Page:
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Review: 'Farewell Party' wrestles with life and death

Tom Long
The Detroit News

'The Farewell Party" is one odd bird of a film, alternately comic and somber, confrontational and frightening, silly, sad and sweet.

Set mostly in a Jerusalem retirement home, the film revolves around Yehezkel (Ze'ev Revach) and his wife, Levana (Levana Finkelstein). Early on, their friend Yana (Aliza Rosen) asks Yehezkel — an inventor of sorts — to build a euthanasia device to help put her long-suffering, hospitalized husband out of his constant misery.

Working with a retired veterinarian (Ilan Dar), Yehezkel comes up with a mercy killing machine. And despite Levana's protests — she thinks Yehezkel is committing murder — Yana's husband is able to push a button and end his own life.

Unfortunately, word gets out in the retirement community and soon an old fellow is threatening to turn Yehezkel and friends into the police unless he helps his wife, who has terminal lung cancer (a fact that's revealed while everyone sits around smoking).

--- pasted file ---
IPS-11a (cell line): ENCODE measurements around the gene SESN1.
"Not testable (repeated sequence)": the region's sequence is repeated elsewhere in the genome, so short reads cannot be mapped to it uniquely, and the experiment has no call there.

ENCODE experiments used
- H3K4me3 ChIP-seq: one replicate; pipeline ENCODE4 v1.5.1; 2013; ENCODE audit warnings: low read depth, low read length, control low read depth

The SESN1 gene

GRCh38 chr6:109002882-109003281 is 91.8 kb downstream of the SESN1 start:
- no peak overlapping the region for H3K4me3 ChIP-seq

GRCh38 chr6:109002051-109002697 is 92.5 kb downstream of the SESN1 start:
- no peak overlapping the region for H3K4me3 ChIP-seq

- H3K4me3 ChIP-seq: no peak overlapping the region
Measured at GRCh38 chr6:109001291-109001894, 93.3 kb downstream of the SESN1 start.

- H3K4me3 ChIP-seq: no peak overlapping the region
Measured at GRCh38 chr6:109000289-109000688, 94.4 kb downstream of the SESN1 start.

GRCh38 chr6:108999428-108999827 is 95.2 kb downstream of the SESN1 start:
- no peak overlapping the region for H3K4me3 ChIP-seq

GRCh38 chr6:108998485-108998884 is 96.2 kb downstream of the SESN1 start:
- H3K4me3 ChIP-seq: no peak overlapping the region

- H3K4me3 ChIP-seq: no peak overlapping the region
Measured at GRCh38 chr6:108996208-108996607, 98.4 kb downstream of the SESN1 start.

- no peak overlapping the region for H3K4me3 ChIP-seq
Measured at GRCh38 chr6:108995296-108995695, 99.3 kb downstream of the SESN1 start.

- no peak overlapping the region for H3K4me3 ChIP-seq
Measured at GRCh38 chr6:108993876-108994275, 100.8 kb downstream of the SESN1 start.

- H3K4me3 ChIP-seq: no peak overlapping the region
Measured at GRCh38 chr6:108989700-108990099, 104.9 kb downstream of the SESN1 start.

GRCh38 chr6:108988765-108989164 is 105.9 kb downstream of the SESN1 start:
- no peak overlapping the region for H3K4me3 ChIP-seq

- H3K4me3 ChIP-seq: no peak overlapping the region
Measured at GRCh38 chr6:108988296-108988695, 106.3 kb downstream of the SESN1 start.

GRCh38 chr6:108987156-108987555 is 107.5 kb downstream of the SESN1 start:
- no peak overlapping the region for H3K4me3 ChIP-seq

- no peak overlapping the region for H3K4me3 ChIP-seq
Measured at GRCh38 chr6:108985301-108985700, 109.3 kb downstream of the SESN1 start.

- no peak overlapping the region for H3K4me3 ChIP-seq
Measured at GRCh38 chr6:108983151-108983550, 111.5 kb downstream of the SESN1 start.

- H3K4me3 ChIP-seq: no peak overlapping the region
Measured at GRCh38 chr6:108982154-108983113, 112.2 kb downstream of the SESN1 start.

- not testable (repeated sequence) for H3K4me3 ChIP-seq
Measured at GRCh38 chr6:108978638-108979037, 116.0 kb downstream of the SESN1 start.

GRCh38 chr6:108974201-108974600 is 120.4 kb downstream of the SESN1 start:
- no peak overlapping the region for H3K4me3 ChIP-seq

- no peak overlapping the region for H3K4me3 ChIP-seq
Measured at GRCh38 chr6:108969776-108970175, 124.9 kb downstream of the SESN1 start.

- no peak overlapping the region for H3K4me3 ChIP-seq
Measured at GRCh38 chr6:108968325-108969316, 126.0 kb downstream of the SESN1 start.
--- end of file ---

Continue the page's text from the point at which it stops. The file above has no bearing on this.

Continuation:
Yehezkel's moral dilemma is increased by Levana's increasing dementia, a condition he's trying his best to ignore. He's helping alleviate the suffering of others while his wife fades before his eyes.

The tone here is constantly shifting — from deep dark humor to poignancy, from end-chapter desperation to sweet acceptance. At one point, the dearly departed join in on a sudden musical number, at another friends all get naked together to show solidarity.

And yet the film faces the brutal realities of death, aging and suffering head-on much of the time. It's taking a strong stand on the morality of mercy killing, no doubt, but it also acknowledges the precious glory of life. It's a rare film that can smile while studying suffering.

'The Farewell Party'


Not rated

Running time: 95 minutes